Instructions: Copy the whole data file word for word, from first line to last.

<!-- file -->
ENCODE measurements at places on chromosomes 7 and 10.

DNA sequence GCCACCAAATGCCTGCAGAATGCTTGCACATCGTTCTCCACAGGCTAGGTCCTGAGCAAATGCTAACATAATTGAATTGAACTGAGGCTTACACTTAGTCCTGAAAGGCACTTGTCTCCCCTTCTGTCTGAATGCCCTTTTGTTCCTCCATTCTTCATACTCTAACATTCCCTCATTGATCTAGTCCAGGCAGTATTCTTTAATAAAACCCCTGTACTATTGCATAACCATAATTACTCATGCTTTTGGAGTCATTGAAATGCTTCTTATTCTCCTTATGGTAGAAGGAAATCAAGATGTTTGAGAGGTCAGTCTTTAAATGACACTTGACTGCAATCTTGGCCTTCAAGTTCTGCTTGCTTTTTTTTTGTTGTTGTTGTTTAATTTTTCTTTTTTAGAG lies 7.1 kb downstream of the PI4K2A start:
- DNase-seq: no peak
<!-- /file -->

ENCODE measurements at places on chromosomes 7 and 10.

DNA sequence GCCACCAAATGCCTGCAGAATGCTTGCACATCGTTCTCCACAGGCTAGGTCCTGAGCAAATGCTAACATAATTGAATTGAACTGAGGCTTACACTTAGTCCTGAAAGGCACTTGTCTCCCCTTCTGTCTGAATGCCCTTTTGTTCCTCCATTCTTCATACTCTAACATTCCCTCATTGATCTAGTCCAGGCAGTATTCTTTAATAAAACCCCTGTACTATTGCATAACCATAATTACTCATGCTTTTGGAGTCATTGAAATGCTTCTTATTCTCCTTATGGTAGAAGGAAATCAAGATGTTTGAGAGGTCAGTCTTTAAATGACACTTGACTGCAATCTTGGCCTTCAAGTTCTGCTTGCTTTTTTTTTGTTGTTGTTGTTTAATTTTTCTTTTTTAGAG lies 7.1 kb downstream of the PI4K2A start:
- DNase-seq: no peak